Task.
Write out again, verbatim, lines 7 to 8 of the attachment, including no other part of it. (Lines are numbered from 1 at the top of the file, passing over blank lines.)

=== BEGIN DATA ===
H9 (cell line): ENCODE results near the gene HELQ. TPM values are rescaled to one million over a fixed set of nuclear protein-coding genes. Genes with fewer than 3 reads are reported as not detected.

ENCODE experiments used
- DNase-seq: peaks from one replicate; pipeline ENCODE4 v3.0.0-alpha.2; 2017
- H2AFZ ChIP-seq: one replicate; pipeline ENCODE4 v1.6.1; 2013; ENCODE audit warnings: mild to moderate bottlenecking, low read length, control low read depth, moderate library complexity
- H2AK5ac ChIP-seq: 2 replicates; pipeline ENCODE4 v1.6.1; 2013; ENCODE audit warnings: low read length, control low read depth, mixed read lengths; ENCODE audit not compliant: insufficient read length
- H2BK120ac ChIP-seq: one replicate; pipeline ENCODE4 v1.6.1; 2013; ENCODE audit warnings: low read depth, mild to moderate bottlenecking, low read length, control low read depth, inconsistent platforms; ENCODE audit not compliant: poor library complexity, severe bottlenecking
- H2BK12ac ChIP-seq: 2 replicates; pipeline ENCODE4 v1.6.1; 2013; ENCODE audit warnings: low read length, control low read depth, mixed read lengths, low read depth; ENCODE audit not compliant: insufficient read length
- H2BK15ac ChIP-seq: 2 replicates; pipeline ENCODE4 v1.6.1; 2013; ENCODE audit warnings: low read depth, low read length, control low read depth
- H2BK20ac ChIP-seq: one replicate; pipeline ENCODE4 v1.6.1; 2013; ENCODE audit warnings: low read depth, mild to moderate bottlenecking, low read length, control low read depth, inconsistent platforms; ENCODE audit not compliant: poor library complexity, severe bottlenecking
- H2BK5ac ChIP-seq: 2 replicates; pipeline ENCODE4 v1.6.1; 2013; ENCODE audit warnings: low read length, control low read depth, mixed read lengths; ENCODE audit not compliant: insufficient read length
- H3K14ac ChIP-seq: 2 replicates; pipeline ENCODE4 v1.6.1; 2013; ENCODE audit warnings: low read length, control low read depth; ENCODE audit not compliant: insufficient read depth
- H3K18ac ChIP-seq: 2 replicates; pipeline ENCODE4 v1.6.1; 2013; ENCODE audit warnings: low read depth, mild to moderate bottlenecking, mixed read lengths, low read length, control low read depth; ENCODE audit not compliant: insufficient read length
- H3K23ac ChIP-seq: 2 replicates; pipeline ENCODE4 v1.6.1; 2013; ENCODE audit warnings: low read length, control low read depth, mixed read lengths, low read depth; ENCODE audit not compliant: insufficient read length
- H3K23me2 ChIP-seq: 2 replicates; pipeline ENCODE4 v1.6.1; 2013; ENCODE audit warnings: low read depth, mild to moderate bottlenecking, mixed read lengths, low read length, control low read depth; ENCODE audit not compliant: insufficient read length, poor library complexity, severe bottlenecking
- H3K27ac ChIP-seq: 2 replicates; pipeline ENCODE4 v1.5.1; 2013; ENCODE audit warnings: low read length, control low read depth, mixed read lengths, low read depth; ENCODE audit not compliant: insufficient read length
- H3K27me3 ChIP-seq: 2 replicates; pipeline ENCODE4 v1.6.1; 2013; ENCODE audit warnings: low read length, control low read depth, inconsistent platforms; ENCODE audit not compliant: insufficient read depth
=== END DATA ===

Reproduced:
- H2BK12ac ChIP-seq: 2 replicates; pipeline ENCODE4 v1.6.1; 2013; ENCODE audit warnings: low read length, control low read depth, mixed read lengths, low read depth; ENCODE audit not compliant: insufficient read length
- H2BK15ac ChIP-seq: 2 replicates; pipeline ENCODE4 v1.6.1; 2013; ENCODE audit warnings: low read depth, low read length, control low read depth